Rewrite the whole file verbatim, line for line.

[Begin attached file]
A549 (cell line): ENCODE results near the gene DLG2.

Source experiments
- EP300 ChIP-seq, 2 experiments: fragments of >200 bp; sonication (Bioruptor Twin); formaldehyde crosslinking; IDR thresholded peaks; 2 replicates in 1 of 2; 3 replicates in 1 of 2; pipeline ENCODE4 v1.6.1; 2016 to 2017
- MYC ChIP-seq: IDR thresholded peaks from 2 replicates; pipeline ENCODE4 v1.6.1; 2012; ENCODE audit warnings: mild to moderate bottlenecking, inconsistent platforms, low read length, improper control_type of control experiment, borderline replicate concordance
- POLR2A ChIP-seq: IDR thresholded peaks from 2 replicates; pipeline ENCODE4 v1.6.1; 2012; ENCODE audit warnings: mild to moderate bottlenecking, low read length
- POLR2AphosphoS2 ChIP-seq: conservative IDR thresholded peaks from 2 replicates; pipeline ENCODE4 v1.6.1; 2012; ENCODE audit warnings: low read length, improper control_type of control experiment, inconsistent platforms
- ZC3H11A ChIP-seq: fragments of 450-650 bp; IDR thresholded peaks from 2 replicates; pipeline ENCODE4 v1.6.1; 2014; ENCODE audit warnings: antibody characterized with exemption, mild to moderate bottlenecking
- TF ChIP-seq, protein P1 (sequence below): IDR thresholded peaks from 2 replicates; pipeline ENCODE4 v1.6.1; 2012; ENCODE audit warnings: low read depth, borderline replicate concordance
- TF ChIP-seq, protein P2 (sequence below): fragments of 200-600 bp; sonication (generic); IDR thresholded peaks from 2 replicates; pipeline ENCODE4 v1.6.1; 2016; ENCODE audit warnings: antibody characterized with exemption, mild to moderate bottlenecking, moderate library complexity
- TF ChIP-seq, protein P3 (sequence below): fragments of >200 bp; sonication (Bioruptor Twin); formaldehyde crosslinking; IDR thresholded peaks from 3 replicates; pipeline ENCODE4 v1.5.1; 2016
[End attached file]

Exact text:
A549 (cell line): ENCODE results near the gene DLG2.

Source experiments
- EP300 ChIP-seq, 2 experiments: fragments of >200 bp; sonication (Bioruptor Twin); formaldehyde crosslinking; IDR thresholded peaks; 2 replicates in 1 of 2; 3 replicates in 1 of 2; pipeline ENCODE4 v1.6.1; 2016 to 2017
- MYC ChIP-seq: IDR thresholded peaks from 2 replicates; pipeline ENCODE4 v1.6.1; 2012; ENCODE audit warnings: mild to moderate bottlenecking, inconsistent platforms, low read length, improper control_type of control experiment, borderline replicate concordance
- POLR2A ChIP-seq: IDR thresholded peaks from 2 replicates; pipeline ENCODE4 v1.6.1; 2012; ENCODE audit warnings: mild to moderate bottlenecking, low read length
- POLR2AphosphoS2 ChIP-seq: conservative IDR thresholded peaks from 2 replicates; pipeline ENCODE4 v1.6.1; 2012; ENCODE audit warnings: low read length, improper control_type of control experiment, inconsistent platforms
- ZC3H11A ChIP-seq: fragments of 450-650 bp; IDR thresholded peaks from 2 replicates; pipeline ENCODE4 v1.6.1; 2014; ENCODE audit warnings: antibody characterized with exemption, mild to moderate bottlenecking
- TF ChIP-seq, protein P1 (sequence below): IDR thresholded peaks from 2 replicates; pipeline ENCODE4 v1.6.1; 2012; ENCODE audit warnings: low read depth, borderline replicate concordance
- TF ChIP-seq, protein P2 (sequence below): fragments of 200-600 bp; sonication (generic); IDR thresholded peaks from 2 replicates; pipeline ENCODE4 v1.6.1; 2016; ENCODE audit warnings: antibody characterized with exemption, mild to moderate bottlenecking, moderate library complexity
- TF ChIP-seq, protein P3 (sequence below): fragments of >200 bp; sonication (Bioruptor Twin); formaldehyde crosslinking; IDR thresholded peaks from 3 replicates; pipeline ENCODE4 v1.5.1; 2016